They have the backing and financial support of the local and national ACLU, powerful labor unions, and Democratic Party supporters that want—maybe even need—the draw of a marijuana measure to increase young voter turnout in a presidential election year.
But it won't be a cakewalk. Polling shows the measure up by only about 11 points before an inevitable onslaught of scrutiny and resistance (including many legitimate concerns about the health impacts of increased marijuana availability). If it wins, a legal challenge is likely. While in the courts, marijuana possession of up to an ounce would be decriminalized (no penalty but not legal), and the legality of the new state-run regulatory system would butt heads with long-standing federal prohibition.
Still, some state needs to go first. Some state with the political will, the voter enthusiasm, the resources, and the strategy—a state where everything is set in place to buck 75 years of pot prohibition. It may sound crazy, it may seem like a long shot, but people around the country (politicos and academics who watch these sorts of big changes) say Washington State is that state. They say now is the time. They say this coalition is strong enough to break decades of entrenched policy.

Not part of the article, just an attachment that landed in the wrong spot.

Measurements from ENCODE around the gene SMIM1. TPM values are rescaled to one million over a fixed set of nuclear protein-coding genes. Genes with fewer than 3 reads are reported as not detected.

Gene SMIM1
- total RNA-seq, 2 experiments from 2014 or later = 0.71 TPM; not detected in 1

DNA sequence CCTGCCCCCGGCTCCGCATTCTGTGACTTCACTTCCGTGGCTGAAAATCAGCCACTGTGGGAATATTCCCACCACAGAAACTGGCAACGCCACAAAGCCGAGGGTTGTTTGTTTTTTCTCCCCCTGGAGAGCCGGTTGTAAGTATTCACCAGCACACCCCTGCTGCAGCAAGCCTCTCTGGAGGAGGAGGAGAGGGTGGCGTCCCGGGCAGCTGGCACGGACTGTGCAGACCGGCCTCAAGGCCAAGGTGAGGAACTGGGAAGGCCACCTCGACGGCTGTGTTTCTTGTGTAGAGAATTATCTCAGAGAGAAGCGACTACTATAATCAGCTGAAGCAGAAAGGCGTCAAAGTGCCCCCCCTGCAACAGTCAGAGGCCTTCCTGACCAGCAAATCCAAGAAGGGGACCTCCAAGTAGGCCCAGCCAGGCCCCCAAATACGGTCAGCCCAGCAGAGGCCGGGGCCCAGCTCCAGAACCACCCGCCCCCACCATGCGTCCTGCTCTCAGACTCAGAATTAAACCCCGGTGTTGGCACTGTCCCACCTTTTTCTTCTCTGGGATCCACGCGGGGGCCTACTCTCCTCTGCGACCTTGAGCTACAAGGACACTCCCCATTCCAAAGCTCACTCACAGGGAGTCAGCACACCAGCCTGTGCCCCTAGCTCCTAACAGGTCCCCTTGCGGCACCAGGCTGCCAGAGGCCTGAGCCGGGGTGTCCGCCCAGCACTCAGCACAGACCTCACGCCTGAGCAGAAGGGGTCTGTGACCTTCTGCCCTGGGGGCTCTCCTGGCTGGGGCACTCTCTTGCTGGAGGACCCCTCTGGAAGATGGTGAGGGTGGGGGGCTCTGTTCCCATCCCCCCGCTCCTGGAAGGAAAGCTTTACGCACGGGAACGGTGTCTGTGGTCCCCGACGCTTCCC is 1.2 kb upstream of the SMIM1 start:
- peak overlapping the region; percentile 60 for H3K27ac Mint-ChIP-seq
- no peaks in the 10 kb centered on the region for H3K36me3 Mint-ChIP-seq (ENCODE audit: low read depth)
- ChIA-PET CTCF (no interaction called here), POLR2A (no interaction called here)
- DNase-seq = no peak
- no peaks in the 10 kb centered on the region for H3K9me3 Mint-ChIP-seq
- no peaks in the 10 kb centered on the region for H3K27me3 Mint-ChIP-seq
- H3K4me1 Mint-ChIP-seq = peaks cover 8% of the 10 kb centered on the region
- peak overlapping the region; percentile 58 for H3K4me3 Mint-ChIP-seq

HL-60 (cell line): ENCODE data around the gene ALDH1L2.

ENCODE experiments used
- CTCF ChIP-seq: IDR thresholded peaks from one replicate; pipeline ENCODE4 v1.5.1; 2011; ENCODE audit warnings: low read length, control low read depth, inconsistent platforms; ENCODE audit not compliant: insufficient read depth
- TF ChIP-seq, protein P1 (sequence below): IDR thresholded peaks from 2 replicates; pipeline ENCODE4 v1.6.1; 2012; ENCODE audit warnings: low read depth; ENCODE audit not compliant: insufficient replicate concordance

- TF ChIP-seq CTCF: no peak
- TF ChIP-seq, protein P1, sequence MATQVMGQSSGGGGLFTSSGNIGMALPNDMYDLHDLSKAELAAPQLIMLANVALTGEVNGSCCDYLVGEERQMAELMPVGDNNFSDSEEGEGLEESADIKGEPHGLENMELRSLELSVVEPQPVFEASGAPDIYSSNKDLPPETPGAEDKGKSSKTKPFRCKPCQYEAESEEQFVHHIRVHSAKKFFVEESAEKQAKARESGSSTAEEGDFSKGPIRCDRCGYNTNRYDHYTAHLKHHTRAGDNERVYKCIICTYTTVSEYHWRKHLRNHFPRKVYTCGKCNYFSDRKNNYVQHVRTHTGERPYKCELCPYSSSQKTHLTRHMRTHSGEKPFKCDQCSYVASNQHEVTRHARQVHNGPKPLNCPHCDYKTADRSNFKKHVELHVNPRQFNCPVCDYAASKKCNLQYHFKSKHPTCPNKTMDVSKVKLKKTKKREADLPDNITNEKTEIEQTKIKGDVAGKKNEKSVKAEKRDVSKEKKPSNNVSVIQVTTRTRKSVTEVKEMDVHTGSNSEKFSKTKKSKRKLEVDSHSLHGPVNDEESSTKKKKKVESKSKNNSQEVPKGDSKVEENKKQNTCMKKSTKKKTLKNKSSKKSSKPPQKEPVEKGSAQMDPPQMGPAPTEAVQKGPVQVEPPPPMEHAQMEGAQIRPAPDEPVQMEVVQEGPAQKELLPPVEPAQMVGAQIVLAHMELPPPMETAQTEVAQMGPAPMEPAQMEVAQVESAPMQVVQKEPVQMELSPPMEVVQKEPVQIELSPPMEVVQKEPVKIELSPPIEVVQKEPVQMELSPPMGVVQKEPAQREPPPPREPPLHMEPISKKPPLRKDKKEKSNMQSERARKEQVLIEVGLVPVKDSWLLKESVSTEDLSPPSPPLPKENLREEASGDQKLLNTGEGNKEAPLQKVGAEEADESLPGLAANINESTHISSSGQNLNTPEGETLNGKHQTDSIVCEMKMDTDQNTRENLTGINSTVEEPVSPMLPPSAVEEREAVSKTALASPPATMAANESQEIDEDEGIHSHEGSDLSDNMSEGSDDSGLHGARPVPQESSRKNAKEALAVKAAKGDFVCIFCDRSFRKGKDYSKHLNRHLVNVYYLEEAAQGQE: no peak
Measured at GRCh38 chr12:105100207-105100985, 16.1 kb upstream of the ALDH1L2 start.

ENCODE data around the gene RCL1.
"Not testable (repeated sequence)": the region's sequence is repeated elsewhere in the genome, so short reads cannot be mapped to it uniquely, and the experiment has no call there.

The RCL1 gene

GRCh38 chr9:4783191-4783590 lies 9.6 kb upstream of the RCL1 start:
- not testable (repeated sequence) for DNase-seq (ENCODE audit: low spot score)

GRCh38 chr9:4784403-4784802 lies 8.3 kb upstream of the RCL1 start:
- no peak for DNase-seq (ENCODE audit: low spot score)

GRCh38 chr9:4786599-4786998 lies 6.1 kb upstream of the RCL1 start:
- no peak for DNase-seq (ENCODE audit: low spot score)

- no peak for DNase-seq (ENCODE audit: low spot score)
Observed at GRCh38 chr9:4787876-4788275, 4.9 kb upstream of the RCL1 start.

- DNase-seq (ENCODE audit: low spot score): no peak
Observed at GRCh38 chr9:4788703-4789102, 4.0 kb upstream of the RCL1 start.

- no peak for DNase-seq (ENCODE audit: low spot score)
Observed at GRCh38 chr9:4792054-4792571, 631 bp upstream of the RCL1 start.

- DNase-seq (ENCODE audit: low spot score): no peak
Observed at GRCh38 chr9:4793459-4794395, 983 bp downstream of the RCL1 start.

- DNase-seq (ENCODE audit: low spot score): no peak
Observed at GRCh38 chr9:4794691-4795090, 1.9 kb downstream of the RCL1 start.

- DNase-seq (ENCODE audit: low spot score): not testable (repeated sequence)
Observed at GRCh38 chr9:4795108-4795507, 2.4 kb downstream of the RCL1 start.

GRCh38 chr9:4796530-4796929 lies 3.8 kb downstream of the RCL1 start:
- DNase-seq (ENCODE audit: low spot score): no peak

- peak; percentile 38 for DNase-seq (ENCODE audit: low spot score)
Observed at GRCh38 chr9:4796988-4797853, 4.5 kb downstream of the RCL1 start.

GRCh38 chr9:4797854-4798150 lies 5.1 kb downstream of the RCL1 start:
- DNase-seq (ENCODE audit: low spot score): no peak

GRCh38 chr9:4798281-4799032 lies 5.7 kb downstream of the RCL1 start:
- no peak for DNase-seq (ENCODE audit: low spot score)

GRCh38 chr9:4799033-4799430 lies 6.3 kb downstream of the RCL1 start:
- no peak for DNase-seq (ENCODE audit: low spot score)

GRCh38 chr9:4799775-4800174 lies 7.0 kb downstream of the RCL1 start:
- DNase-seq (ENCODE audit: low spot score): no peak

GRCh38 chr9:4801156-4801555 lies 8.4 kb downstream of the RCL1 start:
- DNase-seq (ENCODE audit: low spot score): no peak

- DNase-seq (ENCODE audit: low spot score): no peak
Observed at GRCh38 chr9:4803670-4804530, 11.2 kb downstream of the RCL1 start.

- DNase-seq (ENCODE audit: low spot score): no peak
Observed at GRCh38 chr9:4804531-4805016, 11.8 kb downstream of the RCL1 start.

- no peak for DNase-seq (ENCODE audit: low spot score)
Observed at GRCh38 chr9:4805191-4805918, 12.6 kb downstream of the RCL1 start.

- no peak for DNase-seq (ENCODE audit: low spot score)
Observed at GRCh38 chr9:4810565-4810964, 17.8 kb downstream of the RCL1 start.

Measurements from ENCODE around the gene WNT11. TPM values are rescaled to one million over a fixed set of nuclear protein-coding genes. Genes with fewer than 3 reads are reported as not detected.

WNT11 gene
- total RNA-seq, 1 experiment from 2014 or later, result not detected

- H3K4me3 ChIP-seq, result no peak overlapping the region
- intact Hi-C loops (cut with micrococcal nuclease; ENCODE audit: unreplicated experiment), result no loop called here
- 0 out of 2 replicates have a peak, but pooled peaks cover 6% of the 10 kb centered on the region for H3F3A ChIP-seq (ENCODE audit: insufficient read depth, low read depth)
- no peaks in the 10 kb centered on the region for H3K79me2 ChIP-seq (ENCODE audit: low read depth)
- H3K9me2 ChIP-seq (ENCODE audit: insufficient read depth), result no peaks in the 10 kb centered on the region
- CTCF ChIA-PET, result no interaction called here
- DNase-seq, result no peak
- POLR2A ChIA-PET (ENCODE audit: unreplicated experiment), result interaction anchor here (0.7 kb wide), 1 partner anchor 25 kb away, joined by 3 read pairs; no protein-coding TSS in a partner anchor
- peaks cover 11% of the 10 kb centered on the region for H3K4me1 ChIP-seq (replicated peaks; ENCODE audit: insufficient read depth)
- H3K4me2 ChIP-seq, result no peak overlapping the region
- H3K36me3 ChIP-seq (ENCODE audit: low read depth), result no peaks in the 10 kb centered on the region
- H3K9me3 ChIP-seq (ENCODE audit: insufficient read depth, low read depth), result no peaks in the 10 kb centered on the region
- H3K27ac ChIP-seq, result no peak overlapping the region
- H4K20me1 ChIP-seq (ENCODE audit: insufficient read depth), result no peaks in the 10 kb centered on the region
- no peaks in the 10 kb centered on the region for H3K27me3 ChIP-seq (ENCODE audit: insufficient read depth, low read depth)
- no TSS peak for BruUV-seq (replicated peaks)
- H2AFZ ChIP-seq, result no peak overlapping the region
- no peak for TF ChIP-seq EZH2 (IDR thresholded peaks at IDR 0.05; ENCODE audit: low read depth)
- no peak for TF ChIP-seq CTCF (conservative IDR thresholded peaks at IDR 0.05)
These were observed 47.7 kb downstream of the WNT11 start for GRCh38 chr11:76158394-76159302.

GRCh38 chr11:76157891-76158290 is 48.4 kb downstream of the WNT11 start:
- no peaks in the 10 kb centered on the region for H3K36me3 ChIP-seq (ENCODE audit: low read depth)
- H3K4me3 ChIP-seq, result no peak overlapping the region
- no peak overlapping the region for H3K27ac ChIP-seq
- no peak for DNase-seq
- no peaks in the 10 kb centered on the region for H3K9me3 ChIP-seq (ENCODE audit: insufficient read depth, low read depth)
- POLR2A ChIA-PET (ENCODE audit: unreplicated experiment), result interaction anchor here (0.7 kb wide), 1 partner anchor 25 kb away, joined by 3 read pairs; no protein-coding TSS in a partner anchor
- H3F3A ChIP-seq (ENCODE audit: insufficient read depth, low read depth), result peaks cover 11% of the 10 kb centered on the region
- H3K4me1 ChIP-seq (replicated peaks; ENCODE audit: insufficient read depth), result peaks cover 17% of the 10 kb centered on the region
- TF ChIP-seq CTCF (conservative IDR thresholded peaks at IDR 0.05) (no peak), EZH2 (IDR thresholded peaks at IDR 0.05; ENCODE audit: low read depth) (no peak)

Alison Holcomb, campaign director of New Approach Washington, is certain the initiative will get on the ballot next year. "A majority of Washington voters support marijuana legalization," she says. "The question is not whether legalization will happen, but when. The answer is 2012."
WHAT IT ALLOWS Adults 21 years of age and older could buy pot at licensed outlets in the quantities mentioned above. The Washington State Liquor Control Board would set the number of stores per county, based on each county's population. What wouldn't be allowed: For drivers, the initiative establishes a THC cutoff in the bloodstream analogous to the 0.08 cutoff for driving under the influence of alcohol. If you're over the THC limit, you're automatically guilty of DUI. Selling and home growing would be prohibited—to address concerns about unregulated marijuana farms—except by authorized medical marijuana patients. Use by minors would remain a misdemeanor.